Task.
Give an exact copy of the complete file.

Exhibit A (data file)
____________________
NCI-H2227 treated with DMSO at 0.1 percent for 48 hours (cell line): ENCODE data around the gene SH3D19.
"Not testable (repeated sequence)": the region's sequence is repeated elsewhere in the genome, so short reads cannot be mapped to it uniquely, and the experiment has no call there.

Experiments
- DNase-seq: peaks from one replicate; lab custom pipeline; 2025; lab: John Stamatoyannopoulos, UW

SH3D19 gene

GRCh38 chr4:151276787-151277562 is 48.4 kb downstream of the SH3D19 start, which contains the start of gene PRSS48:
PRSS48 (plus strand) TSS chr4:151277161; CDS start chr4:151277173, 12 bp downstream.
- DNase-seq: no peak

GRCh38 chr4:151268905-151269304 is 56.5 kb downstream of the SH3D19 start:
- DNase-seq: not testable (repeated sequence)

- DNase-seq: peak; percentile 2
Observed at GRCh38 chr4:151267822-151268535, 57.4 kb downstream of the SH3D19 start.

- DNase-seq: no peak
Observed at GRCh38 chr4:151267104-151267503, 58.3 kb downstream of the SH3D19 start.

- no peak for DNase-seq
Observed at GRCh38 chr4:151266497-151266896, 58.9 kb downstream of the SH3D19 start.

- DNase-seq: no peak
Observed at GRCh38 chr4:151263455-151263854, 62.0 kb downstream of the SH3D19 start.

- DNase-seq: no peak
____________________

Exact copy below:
NCI-H2227 treated with DMSO at 0.1 percent for 48 hours (cell line): ENCODE data around the gene SH3D19.
"Not testable (repeated sequence)": the region's sequence is repeated elsewhere in the genome, so short reads cannot be mapped to it uniquely, and the experiment has no call there.

Experiments
- DNase-seq: peaks from one replicate; lab custom pipeline; 2025; lab: John Stamatoyannopoulos, UW

SH3D19 gene

GRCh38 chr4:151276787-151277562 is 48.4 kb downstream of the SH3D19 start, which contains the start of gene PRSS48:
PRSS48 (plus strand) TSS chr4:151277161; CDS start chr4:151277173, 12 bp downstream.
- DNase-seq: no peak

GRCh38 chr4:151268905-151269304 is 56.5 kb downstream of the SH3D19 start:
- DNase-seq: not testable (repeated sequence)

- DNase-seq: peak; percentile 2
Observed at GRCh38 chr4:151267822-151268535, 57.4 kb downstream of the SH3D19 start.

- DNase-seq: no peak
Observed at GRCh38 chr4:151267104-151267503, 58.3 kb downstream of the SH3D19 start.

- no peak for DNase-seq
Observed at GRCh38 chr4:151266497-151266896, 58.9 kb downstream of the SH3D19 start.

- DNase-seq: no peak
Observed at GRCh38 chr4:151263455-151263854, 62.0 kb downstream of the SH3D19 start.

- DNase-seq: no peak